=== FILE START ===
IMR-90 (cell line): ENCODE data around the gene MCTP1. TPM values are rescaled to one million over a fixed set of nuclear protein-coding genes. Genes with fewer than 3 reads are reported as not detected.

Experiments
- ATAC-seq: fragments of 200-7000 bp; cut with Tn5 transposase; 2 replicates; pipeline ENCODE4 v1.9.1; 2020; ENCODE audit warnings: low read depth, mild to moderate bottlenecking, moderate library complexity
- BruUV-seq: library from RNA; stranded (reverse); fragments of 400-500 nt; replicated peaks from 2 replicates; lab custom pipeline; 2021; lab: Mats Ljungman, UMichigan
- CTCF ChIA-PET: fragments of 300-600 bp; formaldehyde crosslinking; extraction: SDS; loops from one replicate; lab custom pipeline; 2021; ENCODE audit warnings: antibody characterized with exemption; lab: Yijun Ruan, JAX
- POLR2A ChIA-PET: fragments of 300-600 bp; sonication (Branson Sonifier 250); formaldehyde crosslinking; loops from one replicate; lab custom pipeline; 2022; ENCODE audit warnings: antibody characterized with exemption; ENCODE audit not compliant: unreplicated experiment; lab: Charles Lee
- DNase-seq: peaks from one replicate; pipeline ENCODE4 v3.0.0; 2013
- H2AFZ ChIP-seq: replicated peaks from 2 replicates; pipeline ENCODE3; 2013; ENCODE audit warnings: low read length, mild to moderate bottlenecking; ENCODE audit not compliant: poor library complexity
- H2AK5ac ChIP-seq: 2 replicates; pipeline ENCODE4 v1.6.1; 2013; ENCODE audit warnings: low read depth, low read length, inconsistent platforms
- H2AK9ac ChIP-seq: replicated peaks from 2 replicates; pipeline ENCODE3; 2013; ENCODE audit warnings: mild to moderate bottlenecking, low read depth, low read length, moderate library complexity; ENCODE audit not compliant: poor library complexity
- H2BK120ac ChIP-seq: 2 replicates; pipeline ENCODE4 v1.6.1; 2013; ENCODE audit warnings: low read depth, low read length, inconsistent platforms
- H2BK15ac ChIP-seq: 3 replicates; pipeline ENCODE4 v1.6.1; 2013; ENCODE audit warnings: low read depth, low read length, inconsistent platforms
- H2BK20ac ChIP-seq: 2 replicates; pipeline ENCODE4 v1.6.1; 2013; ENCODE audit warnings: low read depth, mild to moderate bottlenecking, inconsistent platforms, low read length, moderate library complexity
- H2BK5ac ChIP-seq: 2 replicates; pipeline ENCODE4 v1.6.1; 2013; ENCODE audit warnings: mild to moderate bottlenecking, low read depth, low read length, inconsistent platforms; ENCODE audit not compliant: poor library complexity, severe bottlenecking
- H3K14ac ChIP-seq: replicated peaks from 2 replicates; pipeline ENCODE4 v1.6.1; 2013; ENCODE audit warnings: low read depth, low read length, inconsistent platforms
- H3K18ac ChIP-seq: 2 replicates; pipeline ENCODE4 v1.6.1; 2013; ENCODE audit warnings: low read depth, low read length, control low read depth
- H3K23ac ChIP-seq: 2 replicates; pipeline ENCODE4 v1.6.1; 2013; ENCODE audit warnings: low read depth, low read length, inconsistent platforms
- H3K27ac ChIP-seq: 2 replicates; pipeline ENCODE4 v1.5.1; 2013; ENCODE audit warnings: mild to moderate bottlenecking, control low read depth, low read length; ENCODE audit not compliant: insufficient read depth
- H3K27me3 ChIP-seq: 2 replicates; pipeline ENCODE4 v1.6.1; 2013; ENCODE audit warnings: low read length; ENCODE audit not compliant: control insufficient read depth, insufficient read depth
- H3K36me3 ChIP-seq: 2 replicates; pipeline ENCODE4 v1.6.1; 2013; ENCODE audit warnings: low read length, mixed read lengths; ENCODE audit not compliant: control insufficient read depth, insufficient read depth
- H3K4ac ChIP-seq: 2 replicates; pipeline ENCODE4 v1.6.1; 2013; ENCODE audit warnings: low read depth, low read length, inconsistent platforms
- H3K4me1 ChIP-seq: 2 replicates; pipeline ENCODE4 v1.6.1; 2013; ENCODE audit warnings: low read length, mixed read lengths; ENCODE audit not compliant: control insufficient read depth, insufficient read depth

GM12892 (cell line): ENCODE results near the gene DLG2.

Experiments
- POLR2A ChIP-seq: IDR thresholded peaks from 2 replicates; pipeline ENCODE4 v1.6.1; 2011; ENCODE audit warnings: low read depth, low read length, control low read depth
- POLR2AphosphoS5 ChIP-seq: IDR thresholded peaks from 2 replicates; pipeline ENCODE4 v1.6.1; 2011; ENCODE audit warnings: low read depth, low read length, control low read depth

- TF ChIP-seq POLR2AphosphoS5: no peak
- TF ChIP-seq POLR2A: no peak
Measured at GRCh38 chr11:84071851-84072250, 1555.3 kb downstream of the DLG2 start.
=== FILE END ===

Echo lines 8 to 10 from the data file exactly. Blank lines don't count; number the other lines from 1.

- H2AFZ ChIP-seq: replicated peaks from 2 replicates; pipeline ENCODE3; 2013; ENCODE audit warnings: low read length, mild to moderate bottlenecking; ENCODE audit not compliant: poor library complexity
- H2AK5ac ChIP-seq: 2 replicates; pipeline ENCODE4 v1.6.1; 2013; ENCODE audit warnings: low read depth, low read length, inconsistent platforms
- H2AK9ac ChIP-seq: replicated peaks from 2 replicates; pipeline ENCODE3; 2013; ENCODE audit warnings: mild to moderate bottlenecking, low read depth, low read length, moderate library complexity; ENCODE audit not compliant: poor library complexity